Sen. Graham says he's had substantive talks with top Democrat on deal to combat border crisis

Republican Sen. Lindsey Graham said he's entered into bi-partisan talks with leading Democratic Sen. Dick Durbin in an effort to find a solution to the southern border crisis.

The South Carolina senator said on "Fox & Friends" Friday that he's working on a bill to reverse the Flores decision, which outlines how illegal immigrant children should be processed once they've crossed the border illegally.

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"Why do we have so many families [crossing the border]? Why do we have so many people from Central America?" Graham asked.

"If a small child was brought to the United States from Central America, we can’t send that child back. You can from Mexico and Canada. You've got to change that law. If you've got a minor child you can only hold them for 20 days. That’s not enough to process the case. So we turn the entire family loose into the country."

Graham highlighted the issue of asylum during an immigration hearing on Capitol Hill Tuesday and said 90 percent of migrants fail to appear for their court cases. He also said his bill will aim to force central Americans to apply for asylum in their own country, before attempting to immigrate to America.

"If you read a card asking for asylum you're entitled to a hearing," Graham told "Fox & Friends." "It takes three years to get a hearing. We don’t hold people three years. We let them loose into the country -- they never show up. I’m going to change the law to say that if you apply for asylum from Central America you have to do it in your own country or Mexico -- not here."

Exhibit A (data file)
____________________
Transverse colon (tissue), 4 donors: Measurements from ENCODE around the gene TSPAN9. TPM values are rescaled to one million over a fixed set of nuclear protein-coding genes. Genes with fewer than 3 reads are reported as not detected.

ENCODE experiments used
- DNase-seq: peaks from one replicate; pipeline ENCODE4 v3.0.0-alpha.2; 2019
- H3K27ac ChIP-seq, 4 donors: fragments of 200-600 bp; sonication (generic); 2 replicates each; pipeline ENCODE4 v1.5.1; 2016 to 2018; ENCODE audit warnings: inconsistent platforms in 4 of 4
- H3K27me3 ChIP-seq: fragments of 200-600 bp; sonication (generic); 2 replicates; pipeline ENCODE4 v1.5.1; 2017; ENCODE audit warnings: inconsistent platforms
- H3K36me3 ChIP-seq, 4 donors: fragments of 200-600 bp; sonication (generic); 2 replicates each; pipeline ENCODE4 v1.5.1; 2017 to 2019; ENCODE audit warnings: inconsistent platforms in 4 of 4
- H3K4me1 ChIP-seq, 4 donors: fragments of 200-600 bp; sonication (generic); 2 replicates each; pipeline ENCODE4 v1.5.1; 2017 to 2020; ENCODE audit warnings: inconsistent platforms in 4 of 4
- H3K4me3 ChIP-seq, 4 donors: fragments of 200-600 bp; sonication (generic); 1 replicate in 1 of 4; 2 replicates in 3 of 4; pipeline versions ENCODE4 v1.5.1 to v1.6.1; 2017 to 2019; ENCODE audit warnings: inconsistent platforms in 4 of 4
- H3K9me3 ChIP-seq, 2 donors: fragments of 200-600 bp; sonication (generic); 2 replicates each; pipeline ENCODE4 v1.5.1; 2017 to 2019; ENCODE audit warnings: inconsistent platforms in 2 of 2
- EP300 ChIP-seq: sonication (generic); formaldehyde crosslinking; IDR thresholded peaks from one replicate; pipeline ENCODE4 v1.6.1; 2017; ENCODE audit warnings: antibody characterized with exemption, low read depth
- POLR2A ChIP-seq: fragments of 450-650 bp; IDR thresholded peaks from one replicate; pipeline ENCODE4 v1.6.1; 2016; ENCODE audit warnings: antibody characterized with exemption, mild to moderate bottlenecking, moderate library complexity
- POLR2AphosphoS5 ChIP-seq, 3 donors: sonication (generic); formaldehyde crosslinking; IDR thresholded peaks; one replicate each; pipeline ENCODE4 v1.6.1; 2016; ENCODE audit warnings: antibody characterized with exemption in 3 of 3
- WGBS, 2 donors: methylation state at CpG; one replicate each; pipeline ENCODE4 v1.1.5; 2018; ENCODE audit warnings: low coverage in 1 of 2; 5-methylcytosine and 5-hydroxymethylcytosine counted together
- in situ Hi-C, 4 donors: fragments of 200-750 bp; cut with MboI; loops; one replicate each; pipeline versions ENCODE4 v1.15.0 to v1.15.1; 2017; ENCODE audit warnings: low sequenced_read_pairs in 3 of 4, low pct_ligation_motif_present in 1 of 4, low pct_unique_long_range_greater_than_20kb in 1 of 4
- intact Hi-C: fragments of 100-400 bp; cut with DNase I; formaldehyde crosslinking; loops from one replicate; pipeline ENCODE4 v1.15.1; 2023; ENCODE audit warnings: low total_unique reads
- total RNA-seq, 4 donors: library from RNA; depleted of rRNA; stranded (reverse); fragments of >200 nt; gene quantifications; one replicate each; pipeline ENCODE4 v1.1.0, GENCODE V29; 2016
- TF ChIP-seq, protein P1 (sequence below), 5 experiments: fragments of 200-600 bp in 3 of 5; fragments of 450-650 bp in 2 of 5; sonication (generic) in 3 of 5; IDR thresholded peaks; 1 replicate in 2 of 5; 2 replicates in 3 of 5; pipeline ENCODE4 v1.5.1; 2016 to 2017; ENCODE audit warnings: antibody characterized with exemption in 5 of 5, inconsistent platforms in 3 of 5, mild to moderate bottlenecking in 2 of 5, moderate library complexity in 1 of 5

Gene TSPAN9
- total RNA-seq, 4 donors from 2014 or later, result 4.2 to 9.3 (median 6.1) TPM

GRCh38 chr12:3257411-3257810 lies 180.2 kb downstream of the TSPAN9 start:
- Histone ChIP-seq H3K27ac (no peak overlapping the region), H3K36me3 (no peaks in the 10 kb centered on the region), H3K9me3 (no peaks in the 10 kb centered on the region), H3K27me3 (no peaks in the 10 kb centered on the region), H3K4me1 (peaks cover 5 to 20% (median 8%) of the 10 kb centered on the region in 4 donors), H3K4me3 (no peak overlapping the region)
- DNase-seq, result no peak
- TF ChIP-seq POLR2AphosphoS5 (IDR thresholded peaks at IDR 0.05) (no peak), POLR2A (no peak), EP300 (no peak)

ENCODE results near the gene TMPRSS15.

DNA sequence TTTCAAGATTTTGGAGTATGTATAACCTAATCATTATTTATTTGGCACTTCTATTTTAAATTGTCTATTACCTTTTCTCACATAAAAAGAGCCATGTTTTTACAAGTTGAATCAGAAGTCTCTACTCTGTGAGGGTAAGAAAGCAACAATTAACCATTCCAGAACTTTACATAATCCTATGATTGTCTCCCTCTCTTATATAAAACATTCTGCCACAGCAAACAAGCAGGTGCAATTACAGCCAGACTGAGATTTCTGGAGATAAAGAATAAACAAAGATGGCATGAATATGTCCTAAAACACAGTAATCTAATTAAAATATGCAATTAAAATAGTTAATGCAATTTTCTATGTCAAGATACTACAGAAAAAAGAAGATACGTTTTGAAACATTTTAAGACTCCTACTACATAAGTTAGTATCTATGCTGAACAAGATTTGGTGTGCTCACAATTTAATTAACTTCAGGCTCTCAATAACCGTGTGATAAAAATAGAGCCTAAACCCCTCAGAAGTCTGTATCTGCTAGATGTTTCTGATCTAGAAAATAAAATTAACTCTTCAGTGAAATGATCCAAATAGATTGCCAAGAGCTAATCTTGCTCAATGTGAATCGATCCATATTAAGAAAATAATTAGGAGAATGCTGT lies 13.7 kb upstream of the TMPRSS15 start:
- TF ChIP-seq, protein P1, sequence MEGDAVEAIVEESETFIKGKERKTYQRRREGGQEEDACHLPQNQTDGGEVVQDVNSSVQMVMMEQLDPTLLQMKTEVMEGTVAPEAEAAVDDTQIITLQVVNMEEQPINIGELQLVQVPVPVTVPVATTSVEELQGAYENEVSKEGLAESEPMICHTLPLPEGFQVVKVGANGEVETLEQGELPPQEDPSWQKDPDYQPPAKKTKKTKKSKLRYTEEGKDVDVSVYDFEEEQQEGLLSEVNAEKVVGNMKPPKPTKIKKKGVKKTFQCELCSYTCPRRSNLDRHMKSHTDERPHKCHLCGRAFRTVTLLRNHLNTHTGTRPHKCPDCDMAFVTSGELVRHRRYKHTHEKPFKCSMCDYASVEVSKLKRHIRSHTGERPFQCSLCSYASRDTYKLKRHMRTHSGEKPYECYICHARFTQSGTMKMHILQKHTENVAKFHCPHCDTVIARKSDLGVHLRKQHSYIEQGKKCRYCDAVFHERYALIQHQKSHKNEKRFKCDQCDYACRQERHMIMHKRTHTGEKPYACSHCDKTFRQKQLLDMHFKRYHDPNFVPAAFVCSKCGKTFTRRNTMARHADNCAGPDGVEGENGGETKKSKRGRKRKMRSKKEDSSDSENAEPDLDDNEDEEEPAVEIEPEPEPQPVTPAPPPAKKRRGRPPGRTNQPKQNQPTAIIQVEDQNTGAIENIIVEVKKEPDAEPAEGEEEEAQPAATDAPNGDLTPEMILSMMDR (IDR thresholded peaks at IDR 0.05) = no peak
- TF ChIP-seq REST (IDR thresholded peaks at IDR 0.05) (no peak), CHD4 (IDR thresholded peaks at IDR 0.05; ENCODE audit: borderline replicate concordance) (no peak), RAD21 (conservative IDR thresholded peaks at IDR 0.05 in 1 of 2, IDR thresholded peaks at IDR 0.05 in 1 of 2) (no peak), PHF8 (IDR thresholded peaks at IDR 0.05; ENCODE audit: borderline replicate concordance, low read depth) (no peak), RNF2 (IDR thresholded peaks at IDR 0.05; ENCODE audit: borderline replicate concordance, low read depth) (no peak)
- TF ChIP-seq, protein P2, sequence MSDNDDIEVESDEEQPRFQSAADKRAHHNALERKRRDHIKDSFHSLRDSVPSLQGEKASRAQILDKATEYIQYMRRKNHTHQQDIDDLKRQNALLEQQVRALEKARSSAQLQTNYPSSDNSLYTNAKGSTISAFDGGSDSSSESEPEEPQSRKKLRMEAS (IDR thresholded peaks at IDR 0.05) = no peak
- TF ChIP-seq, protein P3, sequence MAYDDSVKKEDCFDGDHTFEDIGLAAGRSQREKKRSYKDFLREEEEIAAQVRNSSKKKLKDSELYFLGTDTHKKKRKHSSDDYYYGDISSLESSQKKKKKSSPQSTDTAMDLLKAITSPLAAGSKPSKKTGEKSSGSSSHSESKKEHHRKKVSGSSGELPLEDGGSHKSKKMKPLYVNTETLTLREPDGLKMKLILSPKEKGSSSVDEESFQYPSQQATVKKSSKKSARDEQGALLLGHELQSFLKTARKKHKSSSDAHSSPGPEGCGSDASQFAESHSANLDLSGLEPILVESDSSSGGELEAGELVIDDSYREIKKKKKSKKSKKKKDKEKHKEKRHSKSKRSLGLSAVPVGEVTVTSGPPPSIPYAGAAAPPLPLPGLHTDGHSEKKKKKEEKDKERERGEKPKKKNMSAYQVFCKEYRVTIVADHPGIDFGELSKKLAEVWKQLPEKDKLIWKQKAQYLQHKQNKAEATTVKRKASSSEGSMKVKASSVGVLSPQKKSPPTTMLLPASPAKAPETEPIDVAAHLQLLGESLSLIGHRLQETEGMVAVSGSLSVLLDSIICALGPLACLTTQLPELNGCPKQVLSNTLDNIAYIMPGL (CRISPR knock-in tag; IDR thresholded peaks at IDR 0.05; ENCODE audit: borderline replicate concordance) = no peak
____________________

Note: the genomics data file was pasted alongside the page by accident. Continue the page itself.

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Graham claimed Durbin is open to striking an immigration deal in exchange for increased foreign aid and economic assistance for Central America.

"So, Senator Durbin asked me not to mark my bill up which just deals with asylum and the Flores decision. He says I want to see if we can find a common ground here," he said. "What about money for Central America? I said listen, I’m willing to help the people in Central America turn on economic development money after you turn off the flow."

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Host Brian Kilmeade asked if Graham and Durbin were talking "substantively" and Graham said they were, but couldn't predict if any other Senate Democrats would join their efforts.

"I know this -- that if you don’t change the asylum laws and you don't change the Flores decision, they'll keep coming forever," he concluded.